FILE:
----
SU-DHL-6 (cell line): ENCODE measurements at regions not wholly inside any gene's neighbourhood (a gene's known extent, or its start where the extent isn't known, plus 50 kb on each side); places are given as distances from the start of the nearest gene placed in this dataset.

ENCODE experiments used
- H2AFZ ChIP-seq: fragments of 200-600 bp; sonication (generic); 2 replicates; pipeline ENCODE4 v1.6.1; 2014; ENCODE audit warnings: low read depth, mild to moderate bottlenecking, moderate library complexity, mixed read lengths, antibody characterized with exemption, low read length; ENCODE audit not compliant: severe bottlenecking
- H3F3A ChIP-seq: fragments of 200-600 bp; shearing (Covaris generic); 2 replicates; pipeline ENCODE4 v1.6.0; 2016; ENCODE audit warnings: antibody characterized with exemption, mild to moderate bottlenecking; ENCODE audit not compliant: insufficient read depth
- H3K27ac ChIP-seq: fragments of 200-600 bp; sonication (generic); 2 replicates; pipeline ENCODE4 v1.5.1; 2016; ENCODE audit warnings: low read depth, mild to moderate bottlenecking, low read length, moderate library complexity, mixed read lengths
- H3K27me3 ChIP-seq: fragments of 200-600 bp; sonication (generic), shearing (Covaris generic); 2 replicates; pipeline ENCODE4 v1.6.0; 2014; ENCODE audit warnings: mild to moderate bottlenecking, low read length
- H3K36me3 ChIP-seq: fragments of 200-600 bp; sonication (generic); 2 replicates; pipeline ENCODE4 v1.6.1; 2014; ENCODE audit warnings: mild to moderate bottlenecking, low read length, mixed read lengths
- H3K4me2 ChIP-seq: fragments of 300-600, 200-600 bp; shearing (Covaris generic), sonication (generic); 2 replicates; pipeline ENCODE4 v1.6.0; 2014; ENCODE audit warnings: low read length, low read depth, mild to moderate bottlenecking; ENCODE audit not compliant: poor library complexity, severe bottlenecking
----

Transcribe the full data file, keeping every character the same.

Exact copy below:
SU-DHL-6 (cell line): ENCODE measurements at regions not wholly inside any gene's neighbourhood (a gene's known extent, or its start where the extent isn't known, plus 50 kb on each side); places are given as distances from the start of the nearest gene placed in this dataset.

ENCODE experiments used
- H2AFZ ChIP-seq: fragments of 200-600 bp; sonication (generic); 2 replicates; pipeline ENCODE4 v1.6.1; 2014; ENCODE audit warnings: low read depth, mild to moderate bottlenecking, moderate library complexity, mixed read lengths, antibody characterized with exemption, low read length; ENCODE audit not compliant: severe bottlenecking
- H3F3A ChIP-seq: fragments of 200-600 bp; shearing (Covaris generic); 2 replicates; pipeline ENCODE4 v1.6.0; 2016; ENCODE audit warnings: antibody characterized with exemption, mild to moderate bottlenecking; ENCODE audit not compliant: insufficient read depth
- H3K27ac ChIP-seq: fragments of 200-600 bp; sonication (generic); 2 replicates; pipeline ENCODE4 v1.5.1; 2016; ENCODE audit warnings: low read depth, mild to moderate bottlenecking, low read length, moderate library complexity, mixed read lengths
- H3K27me3 ChIP-seq: fragments of 200-600 bp; sonication (generic), shearing (Covaris generic); 2 replicates; pipeline ENCODE4 v1.6.0; 2014; ENCODE audit warnings: mild to moderate bottlenecking, low read length
- H3K36me3 ChIP-seq: fragments of 200-600 bp; sonication (generic); 2 replicates; pipeline ENCODE4 v1.6.1; 2014; ENCODE audit warnings: mild to moderate bottlenecking, low read length, mixed read lengths
- H3K4me2 ChIP-seq: fragments of 300-600, 200-600 bp; shearing (Covaris generic), sonication (generic); 2 replicates; pipeline ENCODE4 v1.6.0; 2014; ENCODE audit warnings: low read length, low read depth, mild to moderate bottlenecking; ENCODE audit not compliant: poor library complexity, severe bottlenecking